I can't really write much of a review in this review seeing as how it's the last book in a four part series. To give away any of the plot would be too revealing for anyone considering on actually picking the series up. So I'm going to tackle this another way. Hopefully you can bear with me.
I picked up the Inheritance Cycle shortly after Eldest came out from a friend of mine. Actually, I think it was an ex girlfriend but that doesn't really matter in the grand scheme of things. It's not a well written series. I have to admit that. It's certainly not on par with Lord of the Rings even though the author attempts to create a Tolkien like setting and languages.
Christopher Paolini was around 15 when he started doing the initial writing for Eragon and the second edition was published in 2003 when he was 19. Is it awesome that he managed to get a book published so young? Fuck yeah. I still haven't had one published. Of course, that would require me to get past my slump and actually write one. What does that mean for Paolini though? He wasn't very mature when he wrote the first book. I would even dare to say that due to home schooling that maturity was probably even more lacking. So the book isn't very polished or refined. It's childlike in its approach and is generally considered to be even less of a young adult book than Harry Potter is. However, that being said, he has managed to grow in his books. I wouldn't say his writing is phenomenal now, after reading Inheritance, but he's getting there. He still keeps the playfulness of the other books, that lack of maturity, but he now manages to imbue more adult themes and situations into the work.
What Paolini manages though is to bring emotion into reading about his characters. After reading Inheritance I was left with a similar feeling to reading The Deathly Hallows. I was sad. I cried several times. I felt depressed after having a series disappear on me. I've spent six years involved in a series that has just come to a conclusion. In fact the spacing of the books is close to that of Harry Potter. I feel terrible for fans of the A Song of Ice and Fire series.
Literature also makes you more invested in the characters than a film does. At least in my opinion. I didn't cry when (Harry Potter Spoiler: for those rare people who haven't read the series or seen the movies) Hedwig died in the movie, but you can bet your fucking ass I cried when I read that part in the book (End Spoiler). It's a trying thing for a fan of a series. To read the characters of Eragon, Saphira, Arya, Roran, Murtagh, and the world of Alagaësia as their story ends. It's almost like letting go of an old friend. To see how your dreams of what would happen with the characters disintegrate...it's hard.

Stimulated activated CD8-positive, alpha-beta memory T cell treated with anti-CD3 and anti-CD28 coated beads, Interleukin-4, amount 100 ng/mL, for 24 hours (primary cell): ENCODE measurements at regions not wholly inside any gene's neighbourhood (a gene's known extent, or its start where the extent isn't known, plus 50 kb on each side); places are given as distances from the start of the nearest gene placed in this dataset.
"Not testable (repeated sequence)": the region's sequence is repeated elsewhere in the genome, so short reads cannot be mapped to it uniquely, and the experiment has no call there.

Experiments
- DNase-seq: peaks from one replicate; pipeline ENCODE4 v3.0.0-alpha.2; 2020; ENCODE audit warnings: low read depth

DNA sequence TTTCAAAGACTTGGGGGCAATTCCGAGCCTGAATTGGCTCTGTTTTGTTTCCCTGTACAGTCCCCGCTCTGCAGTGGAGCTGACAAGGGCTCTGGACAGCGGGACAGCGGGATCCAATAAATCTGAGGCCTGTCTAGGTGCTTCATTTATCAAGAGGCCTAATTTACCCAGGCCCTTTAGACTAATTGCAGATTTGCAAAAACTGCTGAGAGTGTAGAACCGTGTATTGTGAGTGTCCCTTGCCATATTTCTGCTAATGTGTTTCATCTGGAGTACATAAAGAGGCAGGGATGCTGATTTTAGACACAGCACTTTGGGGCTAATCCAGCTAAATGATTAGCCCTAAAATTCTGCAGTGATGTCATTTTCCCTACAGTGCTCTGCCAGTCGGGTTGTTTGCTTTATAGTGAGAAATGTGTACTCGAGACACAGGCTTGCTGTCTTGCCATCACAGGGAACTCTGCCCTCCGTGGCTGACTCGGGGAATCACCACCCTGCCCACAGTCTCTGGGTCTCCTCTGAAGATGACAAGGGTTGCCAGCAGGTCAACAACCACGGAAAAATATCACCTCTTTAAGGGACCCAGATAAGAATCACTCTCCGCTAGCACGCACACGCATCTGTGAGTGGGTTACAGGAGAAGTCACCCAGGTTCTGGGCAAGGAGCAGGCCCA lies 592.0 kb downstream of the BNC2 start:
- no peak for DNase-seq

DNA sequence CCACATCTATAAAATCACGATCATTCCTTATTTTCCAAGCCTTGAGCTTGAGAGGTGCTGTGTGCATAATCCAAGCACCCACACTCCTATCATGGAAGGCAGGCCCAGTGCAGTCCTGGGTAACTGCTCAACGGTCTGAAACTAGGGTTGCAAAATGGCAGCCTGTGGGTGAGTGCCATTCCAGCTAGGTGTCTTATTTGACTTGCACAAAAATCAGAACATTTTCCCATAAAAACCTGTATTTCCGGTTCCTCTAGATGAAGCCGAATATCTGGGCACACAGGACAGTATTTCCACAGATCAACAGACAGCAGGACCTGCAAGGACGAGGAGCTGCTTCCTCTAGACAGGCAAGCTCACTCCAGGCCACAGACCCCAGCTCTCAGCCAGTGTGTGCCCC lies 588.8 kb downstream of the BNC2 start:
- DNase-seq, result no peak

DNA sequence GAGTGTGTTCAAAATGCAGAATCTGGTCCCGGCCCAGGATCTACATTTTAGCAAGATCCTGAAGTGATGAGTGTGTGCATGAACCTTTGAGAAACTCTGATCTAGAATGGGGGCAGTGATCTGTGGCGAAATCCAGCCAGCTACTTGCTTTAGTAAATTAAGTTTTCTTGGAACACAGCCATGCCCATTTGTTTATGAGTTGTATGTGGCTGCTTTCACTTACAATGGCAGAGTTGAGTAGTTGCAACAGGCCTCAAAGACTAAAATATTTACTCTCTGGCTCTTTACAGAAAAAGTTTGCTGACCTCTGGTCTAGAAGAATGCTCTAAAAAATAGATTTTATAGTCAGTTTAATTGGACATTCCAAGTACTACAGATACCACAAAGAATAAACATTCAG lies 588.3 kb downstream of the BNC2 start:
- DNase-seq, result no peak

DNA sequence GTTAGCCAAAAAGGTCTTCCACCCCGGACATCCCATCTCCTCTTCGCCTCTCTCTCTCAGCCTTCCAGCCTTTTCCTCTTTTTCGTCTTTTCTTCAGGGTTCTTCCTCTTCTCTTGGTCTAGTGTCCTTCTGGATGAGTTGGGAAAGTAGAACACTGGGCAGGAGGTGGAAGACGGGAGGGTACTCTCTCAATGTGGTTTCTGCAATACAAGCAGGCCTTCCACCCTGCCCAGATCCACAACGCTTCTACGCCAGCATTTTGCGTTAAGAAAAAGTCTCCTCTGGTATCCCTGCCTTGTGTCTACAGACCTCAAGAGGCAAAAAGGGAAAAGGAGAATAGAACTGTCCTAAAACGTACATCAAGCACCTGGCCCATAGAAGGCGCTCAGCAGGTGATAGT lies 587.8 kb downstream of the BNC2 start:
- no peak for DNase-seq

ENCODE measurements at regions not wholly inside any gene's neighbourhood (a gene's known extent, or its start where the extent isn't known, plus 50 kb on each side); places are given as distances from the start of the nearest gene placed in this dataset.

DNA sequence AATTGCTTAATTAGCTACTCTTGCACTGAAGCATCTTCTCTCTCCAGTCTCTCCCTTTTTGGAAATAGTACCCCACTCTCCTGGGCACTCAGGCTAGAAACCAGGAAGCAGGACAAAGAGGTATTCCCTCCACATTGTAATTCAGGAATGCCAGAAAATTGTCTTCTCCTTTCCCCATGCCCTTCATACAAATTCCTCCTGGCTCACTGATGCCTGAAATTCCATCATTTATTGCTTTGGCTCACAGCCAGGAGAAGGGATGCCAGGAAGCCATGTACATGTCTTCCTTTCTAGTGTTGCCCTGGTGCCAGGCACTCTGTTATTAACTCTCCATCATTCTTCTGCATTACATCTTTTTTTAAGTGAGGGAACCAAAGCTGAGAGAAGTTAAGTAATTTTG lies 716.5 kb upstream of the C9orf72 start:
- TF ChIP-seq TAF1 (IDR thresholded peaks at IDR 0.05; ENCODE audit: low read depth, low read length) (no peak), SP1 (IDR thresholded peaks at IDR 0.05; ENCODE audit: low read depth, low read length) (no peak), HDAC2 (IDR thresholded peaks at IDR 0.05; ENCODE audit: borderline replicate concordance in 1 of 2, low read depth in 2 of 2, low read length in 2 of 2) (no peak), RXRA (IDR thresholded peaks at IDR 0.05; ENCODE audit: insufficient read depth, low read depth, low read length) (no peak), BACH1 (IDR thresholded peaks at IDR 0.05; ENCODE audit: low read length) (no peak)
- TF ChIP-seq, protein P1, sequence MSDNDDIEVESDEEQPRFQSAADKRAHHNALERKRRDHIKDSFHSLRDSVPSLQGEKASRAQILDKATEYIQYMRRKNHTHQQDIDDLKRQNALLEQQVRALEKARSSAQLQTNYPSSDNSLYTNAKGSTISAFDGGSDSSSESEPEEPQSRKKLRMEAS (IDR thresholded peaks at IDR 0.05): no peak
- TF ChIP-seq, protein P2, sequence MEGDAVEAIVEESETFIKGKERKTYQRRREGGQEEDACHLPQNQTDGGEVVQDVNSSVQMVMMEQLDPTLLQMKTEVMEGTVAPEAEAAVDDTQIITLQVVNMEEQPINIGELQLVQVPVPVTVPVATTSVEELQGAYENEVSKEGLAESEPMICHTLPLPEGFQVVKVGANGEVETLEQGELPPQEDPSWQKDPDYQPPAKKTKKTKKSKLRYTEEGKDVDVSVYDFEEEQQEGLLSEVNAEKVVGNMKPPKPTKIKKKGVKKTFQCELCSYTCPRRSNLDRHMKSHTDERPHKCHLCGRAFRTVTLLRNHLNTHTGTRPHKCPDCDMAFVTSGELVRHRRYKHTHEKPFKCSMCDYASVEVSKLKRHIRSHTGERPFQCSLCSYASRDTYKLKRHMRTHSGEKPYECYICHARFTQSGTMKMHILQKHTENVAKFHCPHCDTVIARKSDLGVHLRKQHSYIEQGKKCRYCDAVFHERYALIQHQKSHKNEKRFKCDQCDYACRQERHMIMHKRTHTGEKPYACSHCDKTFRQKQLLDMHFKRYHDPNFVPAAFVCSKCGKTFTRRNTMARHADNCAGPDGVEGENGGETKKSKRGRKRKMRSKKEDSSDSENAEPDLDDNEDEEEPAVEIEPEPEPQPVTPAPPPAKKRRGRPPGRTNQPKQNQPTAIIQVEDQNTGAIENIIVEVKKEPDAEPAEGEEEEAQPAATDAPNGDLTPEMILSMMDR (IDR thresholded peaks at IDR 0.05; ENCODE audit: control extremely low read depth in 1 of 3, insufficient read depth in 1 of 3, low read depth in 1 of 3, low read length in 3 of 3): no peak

Now that I've expressed my mental anguish, let me discuss the book. The series was supposed to end with Brisingr. It was only supposed to be a trilogy. So I remember when a friend let me borrow it that they said to me, "Be prepared. You're going to be pissed."
Of course I didn't understand until I got to the end. Not only was I pissed because I was expecting it to be the last, but because I knew I was likely going to have to wait another three years to be able to finish it. At 849 pages I still don't think Paolini was ready to finish it.
The end result was that I feel a bit cheated. I found the ending to The Deathly Hallows to be a bit idiotic. I even laughed when I read it. The ending to The Lord of the Rings trilogy, appropriate. I think Paolini wanted a Lord of the Rings ending, but he's no Tolkien.
He dragged out the ending unnecessarily. Continually adding more and more when I just wanted to find out what the fuck happened to the characters. In doing so he aggravated me. Which is not something you really want to do to a fan of a series that is ending. I found several moments where I felt he could have stopped...and he didn't. I kept turning the page for him to reveal new things to me. If he had managed to quit writing, and put his thoughts to the side, I think he could have come up with a much better ending.
If you're a Harry Potter fan I think you can find yourself interested in the characters. If you liked Lord of the Rings you will see plenty of similarities. If you loved Lord of the Rings you might hate the Inheritance Cycle. I don't know if I should give an age disclaimer here. I read Eragon when I was around 22, and I was able to enjoy it. Granted, I think my IQ might have dropped a few points, but I liked it. The series does get better though.
I kind of wonder what it would have been like it Paolini started it at 25 rather than 15.